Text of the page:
Anthony Davis making big impression on Illini - and many others

John Supinie

Nobody knew much about slender forward Anthony Davis before the April AAU circuit.

After back-to-back tournaments in the state of Indiana at Merrillville and Fort Wayne, Davis is the fastest-rising player in the country. He played in anonymity at a Chicago charter school, but he's quickly gone from "who's he?'' to Who's Who among college basketball recruits in the class of 2011.

"In this modern era of recruiting gurus and AAU coaches and media covering high school basketball, the Internet and message boards, this is a rare occurrence that boggles the mind,'' said Chicago-based recruiting analyst Joe Henricksen of City/Suburban Hoops Report. "He's clearly one of the most intriguing guys in the country right now and one of the top two prospects in the state.

"It's a bizarre recruiting story that might be unprecedented in the Chicago Public League or the Chicago area -- going from an unknown to one of the top-ranked players in Chicago.''

Illinois is among the growing list of high major programs that offered a scholarship, Henricksen said, but the recruiting process has just begun for the 6-foot-10 Davis, the lanky forward who put up solid numbers under the radar while playing for Chicago Perspectives in the public league's unheralded blue division. He's playing AAU basketball for the first time during his high school career.

High profile programs across the country are scrambling to get a feel for mobile Davis, whose arm span of 7 feet allows him to finish around the basket and alter things defensively, Henricksen said. Apparently, Davis has also shown preliminary interest in Memphis and Kentucky.

Although college coaches are rushing to get him on campus for an unofficial visit this weekend in a lull in AAU action, Davis faces a big month in July when recruiters will get their first real look at him.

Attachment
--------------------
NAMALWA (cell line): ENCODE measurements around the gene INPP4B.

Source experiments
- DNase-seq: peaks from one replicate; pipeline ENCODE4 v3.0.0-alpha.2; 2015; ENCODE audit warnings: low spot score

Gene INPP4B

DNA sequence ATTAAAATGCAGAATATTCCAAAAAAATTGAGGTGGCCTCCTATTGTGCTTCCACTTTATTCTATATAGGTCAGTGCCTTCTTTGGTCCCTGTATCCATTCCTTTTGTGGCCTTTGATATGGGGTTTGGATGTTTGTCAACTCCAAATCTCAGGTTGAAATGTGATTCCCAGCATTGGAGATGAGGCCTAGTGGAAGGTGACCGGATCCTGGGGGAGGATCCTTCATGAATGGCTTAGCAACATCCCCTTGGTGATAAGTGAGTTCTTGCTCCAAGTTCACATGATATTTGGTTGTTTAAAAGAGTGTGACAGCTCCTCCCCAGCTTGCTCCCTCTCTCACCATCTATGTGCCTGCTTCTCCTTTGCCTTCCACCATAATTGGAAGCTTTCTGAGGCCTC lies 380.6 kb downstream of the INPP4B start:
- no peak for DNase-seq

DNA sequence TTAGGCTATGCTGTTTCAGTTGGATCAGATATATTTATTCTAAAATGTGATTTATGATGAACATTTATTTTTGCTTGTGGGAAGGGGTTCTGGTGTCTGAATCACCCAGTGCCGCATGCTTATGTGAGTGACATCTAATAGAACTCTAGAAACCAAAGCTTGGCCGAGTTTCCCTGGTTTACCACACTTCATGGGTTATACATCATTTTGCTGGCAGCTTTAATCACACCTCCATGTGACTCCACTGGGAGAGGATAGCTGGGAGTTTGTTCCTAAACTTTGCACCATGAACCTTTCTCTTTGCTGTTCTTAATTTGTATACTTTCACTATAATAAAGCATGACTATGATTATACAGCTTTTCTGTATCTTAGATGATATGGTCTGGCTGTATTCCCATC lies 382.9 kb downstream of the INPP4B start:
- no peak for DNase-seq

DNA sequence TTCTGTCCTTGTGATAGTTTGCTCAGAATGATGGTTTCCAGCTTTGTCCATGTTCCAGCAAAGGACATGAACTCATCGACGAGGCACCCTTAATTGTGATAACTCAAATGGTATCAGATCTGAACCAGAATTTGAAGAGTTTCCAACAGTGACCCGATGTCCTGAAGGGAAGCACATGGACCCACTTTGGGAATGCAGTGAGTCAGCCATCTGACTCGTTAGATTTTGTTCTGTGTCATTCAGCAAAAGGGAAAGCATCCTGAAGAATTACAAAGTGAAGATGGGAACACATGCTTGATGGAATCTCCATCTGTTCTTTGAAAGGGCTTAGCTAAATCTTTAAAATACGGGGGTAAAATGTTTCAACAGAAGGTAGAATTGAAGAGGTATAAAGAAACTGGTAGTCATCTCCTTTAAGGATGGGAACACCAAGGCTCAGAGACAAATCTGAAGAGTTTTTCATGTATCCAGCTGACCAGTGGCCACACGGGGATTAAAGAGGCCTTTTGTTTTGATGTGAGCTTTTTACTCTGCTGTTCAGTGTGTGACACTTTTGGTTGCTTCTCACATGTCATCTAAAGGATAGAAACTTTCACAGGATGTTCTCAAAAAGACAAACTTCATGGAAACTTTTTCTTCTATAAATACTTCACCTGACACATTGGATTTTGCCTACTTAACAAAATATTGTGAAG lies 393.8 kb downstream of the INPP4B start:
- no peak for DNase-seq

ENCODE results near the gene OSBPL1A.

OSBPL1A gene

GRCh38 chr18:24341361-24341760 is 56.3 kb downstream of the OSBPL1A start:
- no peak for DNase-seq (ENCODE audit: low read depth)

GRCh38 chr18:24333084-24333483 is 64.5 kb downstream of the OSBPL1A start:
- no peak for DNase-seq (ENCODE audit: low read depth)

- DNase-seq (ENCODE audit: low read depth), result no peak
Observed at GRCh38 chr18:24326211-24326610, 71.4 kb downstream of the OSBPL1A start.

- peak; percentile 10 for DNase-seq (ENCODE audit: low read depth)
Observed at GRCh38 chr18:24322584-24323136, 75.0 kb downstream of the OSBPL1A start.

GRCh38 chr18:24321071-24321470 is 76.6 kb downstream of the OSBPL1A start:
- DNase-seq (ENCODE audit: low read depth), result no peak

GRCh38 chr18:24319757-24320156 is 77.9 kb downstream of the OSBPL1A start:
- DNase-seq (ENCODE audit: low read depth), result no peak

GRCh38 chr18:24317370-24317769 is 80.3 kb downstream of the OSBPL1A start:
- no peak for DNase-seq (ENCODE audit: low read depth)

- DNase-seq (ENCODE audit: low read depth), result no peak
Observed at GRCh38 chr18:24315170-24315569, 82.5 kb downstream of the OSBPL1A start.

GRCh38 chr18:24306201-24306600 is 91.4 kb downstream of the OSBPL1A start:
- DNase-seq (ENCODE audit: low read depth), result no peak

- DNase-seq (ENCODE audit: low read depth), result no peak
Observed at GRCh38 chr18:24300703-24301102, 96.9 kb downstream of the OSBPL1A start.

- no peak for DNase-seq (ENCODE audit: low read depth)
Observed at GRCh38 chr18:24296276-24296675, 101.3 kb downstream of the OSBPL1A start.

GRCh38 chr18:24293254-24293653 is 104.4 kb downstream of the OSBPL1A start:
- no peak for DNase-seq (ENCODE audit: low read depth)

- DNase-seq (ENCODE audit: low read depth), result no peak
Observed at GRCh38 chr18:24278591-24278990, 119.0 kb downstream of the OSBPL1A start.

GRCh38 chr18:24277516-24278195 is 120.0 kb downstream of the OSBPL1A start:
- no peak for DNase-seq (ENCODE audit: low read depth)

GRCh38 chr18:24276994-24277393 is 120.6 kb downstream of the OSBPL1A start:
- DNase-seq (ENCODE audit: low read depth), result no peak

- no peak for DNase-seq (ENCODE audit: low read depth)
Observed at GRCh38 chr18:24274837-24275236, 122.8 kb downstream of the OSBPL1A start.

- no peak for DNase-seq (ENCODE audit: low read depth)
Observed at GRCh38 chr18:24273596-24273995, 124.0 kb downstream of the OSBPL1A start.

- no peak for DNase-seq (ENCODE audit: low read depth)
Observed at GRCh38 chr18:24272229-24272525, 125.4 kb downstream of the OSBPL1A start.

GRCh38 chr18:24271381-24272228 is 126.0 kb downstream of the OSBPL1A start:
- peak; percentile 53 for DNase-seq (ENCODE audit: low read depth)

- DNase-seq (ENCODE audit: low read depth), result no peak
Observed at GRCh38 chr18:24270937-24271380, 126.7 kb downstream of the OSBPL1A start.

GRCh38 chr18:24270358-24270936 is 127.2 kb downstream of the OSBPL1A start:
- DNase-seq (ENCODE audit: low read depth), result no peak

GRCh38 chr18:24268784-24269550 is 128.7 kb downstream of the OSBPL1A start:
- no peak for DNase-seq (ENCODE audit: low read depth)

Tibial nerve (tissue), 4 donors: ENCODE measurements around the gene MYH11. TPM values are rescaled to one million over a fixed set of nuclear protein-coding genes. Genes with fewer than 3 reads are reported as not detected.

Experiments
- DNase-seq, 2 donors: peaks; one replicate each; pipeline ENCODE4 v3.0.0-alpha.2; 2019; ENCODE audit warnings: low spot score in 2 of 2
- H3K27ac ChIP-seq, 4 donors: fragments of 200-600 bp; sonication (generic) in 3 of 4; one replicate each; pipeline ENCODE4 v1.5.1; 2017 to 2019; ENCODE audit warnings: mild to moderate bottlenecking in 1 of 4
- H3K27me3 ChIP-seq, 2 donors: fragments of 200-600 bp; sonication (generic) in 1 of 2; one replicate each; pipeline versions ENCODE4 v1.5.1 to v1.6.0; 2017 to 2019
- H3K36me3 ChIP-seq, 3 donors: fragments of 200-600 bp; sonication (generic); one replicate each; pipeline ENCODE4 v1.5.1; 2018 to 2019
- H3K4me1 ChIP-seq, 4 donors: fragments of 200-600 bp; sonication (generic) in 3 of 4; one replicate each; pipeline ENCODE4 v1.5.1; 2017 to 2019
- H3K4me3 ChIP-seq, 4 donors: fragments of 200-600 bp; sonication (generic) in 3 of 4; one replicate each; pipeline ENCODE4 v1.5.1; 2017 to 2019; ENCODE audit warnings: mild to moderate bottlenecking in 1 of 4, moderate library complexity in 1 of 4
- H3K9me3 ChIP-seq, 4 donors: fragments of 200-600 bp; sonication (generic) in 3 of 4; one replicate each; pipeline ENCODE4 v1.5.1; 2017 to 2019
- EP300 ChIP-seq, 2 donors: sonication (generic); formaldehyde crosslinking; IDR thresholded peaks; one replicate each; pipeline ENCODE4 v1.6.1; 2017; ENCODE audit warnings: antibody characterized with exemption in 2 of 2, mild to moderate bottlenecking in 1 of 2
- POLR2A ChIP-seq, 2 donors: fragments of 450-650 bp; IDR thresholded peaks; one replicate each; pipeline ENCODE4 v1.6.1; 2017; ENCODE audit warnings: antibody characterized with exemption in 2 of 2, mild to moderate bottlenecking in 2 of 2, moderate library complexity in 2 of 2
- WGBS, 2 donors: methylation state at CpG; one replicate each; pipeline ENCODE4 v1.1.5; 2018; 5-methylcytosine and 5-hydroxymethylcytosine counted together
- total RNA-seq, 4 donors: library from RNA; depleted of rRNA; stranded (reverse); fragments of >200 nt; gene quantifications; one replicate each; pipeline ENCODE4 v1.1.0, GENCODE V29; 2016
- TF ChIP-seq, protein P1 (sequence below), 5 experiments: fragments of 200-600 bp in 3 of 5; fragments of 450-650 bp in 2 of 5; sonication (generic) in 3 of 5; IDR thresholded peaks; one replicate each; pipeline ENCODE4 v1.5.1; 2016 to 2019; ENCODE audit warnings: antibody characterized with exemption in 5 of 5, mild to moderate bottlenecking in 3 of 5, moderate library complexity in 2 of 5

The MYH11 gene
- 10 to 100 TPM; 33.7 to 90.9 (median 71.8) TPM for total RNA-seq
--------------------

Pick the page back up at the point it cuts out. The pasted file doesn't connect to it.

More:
College coaches were unable to attend the April tournaments because of NCAA recruiting rules. Nonetheless, Davis' play on AAU's Mean Streets grabbed everyone's attention, and college coaches heard about it.

"This poor kid doesn't have any idea what's going to hit him over the next two months,'' Henricksen said. "He's two years behind in the process. He's learning about his fit with systems, personnel, all the stuff everyone else has been doing for the last two years. He still has to build relationships with the coaches. Anthony is just barely beginning the process.''

The state's loaded class of 2011 just got better. Chicago Morgan Park forward Wayne Blackshear is considered the top prospect, but Henricksen is ready to put Davis at No. 2 in a deep class that includes Chicago Whitney Young forward Sam Thompson, Rock Island guard Chasson Randle, Chicago De La Salle forward Mike Shaw, Chicago St. Ignatius center Nnanna Egwu and Chicago Mount Carmel point guard Tracy Abrams.

Egwu and Abrams have committed to Illinois. The Illini likely have to more spots, perhaps three, in that recruiting class. Apparently, Egwu is a pure center while Davis is a power forward, so they would fit in the same class.

IN OTHER NEWS: Illinois football coach Ron Zook will join four other coaches on a eight-stop, nine-day tour to visit U.S. troops in Germany and Southwest Asia later this month. Army's Rich Ellerson, Oregon's Chip Kelly, Harvard's Tim Murphy and Texas Tech's Tommy Tuberville will also make the trip.  

John Supinie can be reached at Johnsupinie@aol.com.

On the radar

Add these names to the list of rising juniors this spring.

Mychael Henry, Chicago Orr. The 6-5 guard is a shooter who enjoyed a very productive high school season and now plays AAU ball for Mac Irvin Fire. Illinois and Wisconsin appear as the leaders, according to recruiting analyst Joe Henricksen.

Jarrod Uthoff, Cedar Rapids (Iowa) Jefferson. It might be a good time to cross into Iowa. The 6-foot-8 Uthoff was a Class 4A all-stater. He visited the Illini last week and received a scholarship offer.

Frank Kaminsky, Lisle Benet. The skilled 6-10 center has solid interest from Bradley and Northern Illinois. Power conference schools, such as Illinois, will take a another look this summer.